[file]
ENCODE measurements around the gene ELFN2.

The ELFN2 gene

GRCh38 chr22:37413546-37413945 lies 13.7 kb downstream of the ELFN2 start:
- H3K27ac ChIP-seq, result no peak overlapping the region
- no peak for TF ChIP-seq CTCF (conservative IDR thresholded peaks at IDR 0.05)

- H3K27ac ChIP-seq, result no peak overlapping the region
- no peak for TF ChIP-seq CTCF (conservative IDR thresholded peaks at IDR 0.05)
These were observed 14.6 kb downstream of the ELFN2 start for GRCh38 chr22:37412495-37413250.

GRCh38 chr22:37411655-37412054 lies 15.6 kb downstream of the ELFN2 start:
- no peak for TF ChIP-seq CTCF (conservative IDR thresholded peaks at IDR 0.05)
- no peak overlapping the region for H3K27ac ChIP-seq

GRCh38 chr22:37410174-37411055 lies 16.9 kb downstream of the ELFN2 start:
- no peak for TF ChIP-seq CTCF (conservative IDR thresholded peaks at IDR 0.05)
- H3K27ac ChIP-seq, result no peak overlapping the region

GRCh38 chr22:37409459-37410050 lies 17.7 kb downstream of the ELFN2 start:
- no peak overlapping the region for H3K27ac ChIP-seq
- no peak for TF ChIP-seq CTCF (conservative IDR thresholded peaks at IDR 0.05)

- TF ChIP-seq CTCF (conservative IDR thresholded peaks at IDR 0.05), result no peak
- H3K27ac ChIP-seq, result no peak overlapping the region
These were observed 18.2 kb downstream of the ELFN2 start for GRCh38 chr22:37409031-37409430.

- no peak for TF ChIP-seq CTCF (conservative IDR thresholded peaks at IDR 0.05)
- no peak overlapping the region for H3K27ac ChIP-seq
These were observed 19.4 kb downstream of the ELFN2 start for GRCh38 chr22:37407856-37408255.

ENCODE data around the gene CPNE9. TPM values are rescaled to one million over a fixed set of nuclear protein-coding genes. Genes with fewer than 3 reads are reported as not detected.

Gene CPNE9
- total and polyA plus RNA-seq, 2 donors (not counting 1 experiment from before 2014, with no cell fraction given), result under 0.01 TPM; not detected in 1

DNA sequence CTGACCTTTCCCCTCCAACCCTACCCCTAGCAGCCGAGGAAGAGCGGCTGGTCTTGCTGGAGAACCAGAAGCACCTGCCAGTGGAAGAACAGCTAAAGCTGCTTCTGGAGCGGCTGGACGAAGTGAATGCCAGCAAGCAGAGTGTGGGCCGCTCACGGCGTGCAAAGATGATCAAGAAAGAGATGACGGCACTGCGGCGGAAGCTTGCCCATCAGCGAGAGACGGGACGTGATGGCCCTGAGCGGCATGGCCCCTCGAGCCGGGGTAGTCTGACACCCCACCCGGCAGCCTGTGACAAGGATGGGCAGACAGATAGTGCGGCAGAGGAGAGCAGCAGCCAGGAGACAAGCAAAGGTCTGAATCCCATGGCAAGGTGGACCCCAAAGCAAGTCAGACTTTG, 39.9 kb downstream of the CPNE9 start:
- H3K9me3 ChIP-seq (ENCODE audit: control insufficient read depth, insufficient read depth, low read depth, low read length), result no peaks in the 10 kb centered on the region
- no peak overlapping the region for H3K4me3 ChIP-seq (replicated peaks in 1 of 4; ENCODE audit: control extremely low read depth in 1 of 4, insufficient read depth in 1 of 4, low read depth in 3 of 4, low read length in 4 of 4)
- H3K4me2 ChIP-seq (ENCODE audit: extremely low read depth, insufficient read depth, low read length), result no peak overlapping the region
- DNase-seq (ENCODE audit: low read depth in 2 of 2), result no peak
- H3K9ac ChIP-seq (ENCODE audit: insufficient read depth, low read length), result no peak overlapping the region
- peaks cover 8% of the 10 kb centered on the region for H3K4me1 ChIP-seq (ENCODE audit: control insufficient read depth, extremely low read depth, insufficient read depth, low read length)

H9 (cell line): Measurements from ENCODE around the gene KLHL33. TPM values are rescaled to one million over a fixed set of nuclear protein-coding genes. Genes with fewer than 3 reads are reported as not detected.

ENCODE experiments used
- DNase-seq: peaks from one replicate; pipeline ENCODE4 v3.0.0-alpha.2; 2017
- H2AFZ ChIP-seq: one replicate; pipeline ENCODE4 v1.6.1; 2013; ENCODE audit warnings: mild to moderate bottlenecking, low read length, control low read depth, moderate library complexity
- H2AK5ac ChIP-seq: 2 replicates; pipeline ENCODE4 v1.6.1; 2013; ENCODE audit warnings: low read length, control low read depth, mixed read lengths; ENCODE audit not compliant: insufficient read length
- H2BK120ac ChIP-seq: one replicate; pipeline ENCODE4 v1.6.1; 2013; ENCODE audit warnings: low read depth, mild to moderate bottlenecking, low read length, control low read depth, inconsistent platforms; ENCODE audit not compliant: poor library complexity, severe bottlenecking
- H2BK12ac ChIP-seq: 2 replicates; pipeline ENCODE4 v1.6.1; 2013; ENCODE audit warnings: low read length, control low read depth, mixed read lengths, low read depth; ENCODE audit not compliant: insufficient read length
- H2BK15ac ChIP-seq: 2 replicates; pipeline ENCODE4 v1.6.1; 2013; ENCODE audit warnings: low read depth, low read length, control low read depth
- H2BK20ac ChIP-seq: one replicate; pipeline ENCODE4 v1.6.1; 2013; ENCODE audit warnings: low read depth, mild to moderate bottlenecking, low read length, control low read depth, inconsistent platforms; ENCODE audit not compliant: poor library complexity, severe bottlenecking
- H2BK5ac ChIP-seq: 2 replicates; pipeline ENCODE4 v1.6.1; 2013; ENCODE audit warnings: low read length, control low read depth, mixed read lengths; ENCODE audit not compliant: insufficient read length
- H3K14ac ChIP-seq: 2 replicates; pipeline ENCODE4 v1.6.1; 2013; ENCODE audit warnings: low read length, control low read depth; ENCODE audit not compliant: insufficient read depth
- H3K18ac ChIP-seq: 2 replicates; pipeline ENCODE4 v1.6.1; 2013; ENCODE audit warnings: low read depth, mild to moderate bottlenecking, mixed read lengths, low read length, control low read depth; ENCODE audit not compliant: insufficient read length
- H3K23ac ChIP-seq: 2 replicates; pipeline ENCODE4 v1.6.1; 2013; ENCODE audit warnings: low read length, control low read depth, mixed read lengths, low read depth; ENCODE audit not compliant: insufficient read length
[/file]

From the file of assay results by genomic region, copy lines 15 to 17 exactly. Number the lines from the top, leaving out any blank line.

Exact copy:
GRCh38 chr22:37409459-37410050 lies 17.7 kb downstream of the ELFN2 start:
- no peak overlapping the region for H3K27ac ChIP-seq
- no peak for TF ChIP-seq CTCF (conservative IDR thresholded peaks at IDR 0.05)